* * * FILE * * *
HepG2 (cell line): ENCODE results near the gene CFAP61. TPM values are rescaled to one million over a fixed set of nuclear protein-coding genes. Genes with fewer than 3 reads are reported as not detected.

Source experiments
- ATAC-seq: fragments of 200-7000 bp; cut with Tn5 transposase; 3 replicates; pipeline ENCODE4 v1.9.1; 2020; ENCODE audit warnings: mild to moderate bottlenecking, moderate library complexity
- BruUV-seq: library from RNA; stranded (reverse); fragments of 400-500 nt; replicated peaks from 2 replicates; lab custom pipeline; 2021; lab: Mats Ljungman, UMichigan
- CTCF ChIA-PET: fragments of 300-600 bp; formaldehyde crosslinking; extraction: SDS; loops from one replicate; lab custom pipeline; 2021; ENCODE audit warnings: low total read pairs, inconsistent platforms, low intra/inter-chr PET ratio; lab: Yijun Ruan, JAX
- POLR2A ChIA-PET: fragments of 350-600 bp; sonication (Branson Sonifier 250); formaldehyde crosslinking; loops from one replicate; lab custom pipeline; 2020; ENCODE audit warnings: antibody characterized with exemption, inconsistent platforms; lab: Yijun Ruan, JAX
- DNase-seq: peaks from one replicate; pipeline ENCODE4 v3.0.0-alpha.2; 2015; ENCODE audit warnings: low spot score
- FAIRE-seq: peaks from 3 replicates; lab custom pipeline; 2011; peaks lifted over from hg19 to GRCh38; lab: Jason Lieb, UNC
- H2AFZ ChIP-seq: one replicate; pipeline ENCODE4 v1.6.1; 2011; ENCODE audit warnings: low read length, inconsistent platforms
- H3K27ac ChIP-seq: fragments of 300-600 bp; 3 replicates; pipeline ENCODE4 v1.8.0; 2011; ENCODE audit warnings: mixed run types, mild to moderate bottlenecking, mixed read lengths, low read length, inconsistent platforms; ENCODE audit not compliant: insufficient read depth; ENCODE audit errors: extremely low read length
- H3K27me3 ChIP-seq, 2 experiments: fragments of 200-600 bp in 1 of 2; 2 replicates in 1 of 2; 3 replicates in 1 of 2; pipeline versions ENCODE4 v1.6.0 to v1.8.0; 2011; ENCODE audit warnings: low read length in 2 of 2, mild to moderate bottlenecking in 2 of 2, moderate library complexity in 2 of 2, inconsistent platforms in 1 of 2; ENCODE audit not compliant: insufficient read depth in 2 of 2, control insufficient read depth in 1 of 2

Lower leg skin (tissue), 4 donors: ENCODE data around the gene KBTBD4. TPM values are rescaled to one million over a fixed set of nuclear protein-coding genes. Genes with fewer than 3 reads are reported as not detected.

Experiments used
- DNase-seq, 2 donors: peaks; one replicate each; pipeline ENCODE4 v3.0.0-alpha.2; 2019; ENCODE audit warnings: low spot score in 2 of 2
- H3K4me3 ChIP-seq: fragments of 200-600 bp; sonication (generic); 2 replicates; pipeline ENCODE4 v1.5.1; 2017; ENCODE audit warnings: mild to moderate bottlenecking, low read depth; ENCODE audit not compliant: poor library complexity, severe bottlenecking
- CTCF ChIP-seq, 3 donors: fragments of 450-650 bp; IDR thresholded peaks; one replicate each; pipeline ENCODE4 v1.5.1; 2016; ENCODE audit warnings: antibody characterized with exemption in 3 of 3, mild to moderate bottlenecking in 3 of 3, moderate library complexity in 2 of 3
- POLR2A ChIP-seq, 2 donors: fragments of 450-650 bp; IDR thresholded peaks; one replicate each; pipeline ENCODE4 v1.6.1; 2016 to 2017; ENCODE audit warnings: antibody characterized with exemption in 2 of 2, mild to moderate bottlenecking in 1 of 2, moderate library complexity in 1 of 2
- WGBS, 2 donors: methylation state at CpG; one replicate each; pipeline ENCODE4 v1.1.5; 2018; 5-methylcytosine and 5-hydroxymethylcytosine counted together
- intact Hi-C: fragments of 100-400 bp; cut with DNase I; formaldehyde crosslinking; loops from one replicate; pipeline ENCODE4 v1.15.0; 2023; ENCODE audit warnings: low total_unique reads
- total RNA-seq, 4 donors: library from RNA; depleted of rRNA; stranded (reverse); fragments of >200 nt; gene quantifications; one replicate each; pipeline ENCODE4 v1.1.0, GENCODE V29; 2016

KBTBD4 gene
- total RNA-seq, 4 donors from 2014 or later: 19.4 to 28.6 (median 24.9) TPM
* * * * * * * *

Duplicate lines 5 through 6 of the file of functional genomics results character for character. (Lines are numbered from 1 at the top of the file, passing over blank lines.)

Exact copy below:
- CTCF ChIA-PET: fragments of 300-600 bp; formaldehyde crosslinking; extraction: SDS; loops from one replicate; lab custom pipeline; 2021; ENCODE audit warnings: low total read pairs, inconsistent platforms, low intra/inter-chr PET ratio; lab: Yijun Ruan, JAX
- POLR2A ChIA-PET: fragments of 350-600 bp; sonication (Branson Sonifier 250); formaldehyde crosslinking; loops from one replicate; lab custom pipeline; 2020; ENCODE audit warnings: antibody characterized with exemption, inconsistent platforms; lab: Yijun Ruan, JAX